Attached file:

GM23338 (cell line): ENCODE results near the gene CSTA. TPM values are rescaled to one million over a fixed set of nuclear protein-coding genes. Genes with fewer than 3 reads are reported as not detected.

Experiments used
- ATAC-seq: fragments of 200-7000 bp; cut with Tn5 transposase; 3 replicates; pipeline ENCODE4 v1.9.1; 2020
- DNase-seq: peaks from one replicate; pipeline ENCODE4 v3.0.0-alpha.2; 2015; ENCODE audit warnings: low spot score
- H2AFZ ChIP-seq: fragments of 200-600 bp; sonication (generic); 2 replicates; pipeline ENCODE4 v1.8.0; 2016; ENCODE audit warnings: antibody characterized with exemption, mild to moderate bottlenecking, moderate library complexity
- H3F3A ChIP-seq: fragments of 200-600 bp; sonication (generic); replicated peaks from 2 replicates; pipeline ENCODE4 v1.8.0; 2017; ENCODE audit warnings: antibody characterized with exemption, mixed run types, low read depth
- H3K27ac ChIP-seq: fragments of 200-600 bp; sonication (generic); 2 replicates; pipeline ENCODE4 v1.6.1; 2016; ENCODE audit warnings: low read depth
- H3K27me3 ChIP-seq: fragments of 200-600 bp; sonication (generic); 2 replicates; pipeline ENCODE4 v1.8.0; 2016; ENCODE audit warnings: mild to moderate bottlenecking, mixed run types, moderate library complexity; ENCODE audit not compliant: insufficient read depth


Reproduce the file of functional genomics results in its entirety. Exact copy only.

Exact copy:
GM23338 (cell line): ENCODE results near the gene CSTA. TPM values are rescaled to one million over a fixed set of nuclear protein-coding genes. Genes with fewer than 3 reads are reported as not detected.

Experiments used
- ATAC-seq: fragments of 200-7000 bp; cut with Tn5 transposase; 3 replicates; pipeline ENCODE4 v1.9.1; 2020
- DNase-seq: peaks from one replicate; pipeline ENCODE4 v3.0.0-alpha.2; 2015; ENCODE audit warnings: low spot score
- H2AFZ ChIP-seq: fragments of 200-600 bp; sonication (generic); 2 replicates; pipeline ENCODE4 v1.8.0; 2016; ENCODE audit warnings: antibody characterized with exemption, mild to moderate bottlenecking, moderate library complexity
- H3F3A ChIP-seq: fragments of 200-600 bp; sonication (generic); replicated peaks from 2 replicates; pipeline ENCODE4 v1.8.0; 2017; ENCODE audit warnings: antibody characterized with exemption, mixed run types, low read depth
- H3K27ac ChIP-seq: fragments of 200-600 bp; sonication (generic); 2 replicates; pipeline ENCODE4 v1.6.1; 2016; ENCODE audit warnings: low read depth
- H3K27me3 ChIP-seq: fragments of 200-600 bp; sonication (generic); 2 replicates; pipeline ENCODE4 v1.8.0; 2016; ENCODE audit warnings: mild to moderate bottlenecking, mixed run types, moderate library complexity; ENCODE audit not compliant: insufficient read depth